The hill-folk ranger noticed movement in the boulders above them overlooking the ravine and spotted two rock-goblins. Before he could shout ambush, two other rock-goblins unleashed a volley of arrows as the party. The ranger fired back, killing a goblin. The second fired an arrow at the sylvan, hitting him between the eyes! The druid fell limp to the ground.
The other two began clambering down the hill to join in melee battle. The barbarian fired back, killing the second rock-goblin. The two remaining rock-goblins met our heroes in battle. The brave ranger rushed to the aid of the dying sylvan but was unable to save him. The sylvan druid's life slipped away despite the efforts of his diminutive companion.
It was the ranger who was next to fall, cut down by the scimitar of a vile goblinoid killer. The barbarian then made short work of the two rock-goblins before rushing to the aid of his tiny companion. The ranger was saved by the immediate ministrations of his barbarian colleague.
The pair lamented and mourned the loss of their colleague of their travelling companion. After a few hours of rest, the ranger felt well enough to continue.
From the remains of the ambush it became clear that their dwarven employer and his human bodyguard had been captured and taken away as prisoners. Their tracks led to a trail among the rocks. The pair decided to follow the trail and rescue their employer.
The ranger and the barbarian followed the trail for several hours. The pair narrowly avoided a snare set by the rock-goblins but the ranger missed a deep pit, into which he fell and injured himself.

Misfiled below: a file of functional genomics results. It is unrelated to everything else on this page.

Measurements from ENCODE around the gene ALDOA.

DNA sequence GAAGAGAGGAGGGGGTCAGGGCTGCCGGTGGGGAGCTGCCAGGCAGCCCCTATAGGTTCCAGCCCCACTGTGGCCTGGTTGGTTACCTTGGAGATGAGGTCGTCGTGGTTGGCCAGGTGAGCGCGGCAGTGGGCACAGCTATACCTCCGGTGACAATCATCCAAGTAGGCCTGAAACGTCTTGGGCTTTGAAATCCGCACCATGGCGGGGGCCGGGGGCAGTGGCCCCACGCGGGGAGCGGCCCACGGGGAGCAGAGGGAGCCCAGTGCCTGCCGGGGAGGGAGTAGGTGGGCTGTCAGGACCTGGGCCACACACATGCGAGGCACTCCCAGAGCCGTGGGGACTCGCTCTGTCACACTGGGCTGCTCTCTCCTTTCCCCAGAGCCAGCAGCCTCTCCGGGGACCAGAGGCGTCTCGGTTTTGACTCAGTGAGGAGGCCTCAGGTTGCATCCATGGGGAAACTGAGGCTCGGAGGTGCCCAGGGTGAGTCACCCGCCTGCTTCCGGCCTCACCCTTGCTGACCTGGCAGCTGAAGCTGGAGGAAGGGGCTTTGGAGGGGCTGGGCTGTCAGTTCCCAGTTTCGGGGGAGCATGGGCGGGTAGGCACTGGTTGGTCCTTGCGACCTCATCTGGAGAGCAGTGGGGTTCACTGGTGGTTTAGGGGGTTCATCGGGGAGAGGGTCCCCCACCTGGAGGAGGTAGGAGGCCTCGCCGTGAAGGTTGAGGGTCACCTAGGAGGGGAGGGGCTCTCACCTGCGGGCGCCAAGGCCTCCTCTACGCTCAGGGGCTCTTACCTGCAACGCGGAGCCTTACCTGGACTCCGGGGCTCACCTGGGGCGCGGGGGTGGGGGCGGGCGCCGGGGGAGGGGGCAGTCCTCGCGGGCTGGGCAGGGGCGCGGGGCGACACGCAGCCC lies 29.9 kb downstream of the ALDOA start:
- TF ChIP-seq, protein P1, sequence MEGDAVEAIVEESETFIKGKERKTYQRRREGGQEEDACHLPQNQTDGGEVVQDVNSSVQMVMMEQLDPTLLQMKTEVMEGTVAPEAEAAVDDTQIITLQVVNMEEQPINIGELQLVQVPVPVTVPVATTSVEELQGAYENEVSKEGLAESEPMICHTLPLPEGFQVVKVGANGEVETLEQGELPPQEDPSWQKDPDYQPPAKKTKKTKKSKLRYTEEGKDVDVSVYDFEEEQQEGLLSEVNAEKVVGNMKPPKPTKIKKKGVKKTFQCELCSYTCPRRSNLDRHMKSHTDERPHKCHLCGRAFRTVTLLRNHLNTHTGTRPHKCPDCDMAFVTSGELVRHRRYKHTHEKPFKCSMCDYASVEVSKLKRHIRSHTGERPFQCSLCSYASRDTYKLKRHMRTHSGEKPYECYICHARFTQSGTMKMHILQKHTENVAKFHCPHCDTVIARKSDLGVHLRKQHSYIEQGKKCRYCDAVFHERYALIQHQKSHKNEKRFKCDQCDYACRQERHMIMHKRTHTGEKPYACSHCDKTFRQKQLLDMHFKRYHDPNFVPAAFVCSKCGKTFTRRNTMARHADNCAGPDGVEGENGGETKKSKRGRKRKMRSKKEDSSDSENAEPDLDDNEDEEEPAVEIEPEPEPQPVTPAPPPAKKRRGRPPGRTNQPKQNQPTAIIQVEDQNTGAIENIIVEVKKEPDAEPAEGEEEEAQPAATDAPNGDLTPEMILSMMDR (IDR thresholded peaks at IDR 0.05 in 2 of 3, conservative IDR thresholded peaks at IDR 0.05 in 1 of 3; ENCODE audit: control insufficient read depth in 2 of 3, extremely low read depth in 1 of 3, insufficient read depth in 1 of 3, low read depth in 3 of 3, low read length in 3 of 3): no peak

Eventually, they found a stream emanating from a cave in the mountainside. The cave mouth was covered in cactus-like thorn bushes common to this side of the Great Wall mountain range. Lurking nearby they encountered another sylvan!
The sylvan was a fighter, a distant relative to their druid companion who had recently died, as it happened. The elven fighter had been searching for these goblins for some time now and had only recently found their lair. They decided to work together to rescue the dwarf and his bodyguard and eliminate the rock-goblin raiders.
As they stealthily approached the cave entrance, they spotted two rock-goblin guards sleeping behind a blind of cactus thorn-bush. The trio quietly prepared their bows and fired into the goblinoids, killing them before they could wake.
At that, they splashed into the stream and ventured into the dark void of the cave.
TO BE CONTINUED.
I couldn't wait for my birthday. I went out and bought my own PHB on Saturday. I regret nothing!
I really like Fifth Edition. Here's a list of all the things I like:
- The simple skill/proficiency system
- Spell slots
I gave my players an option. They can create new first-level characters or they can convert their existing characters over but re-start at first edition.
I feel bad about re-starting the campaign at first level. My original plan was to wait until I got a Monster Manual and then convert existing characters over. There were two things wrong with that plan:
- It's a new edition and I think its important for players to start from the beginning to get a feel for what their options are in play.
- I would have to wait until October!
Babu (and any other character starting over) woke up in the temple of Thumina in Swallow. The last thing they remember is being in Swallow. Weeks have passed. Babu has no possessions and no memory of the last several weeks.
Babu (and any others) was the victim of a vampire! He has had his levels drained and was near death. He (and any others) have spent the last few weeks recuperating.
He must start anew. He must create a new spellbook and fill it with magic. He must re-learn all his skills!
Trevor, on the other hand, is keeping Thaddeus off-line until we finish this adventure. Then he'll convert Thaddeus over and we'll pick up more or less where we left off.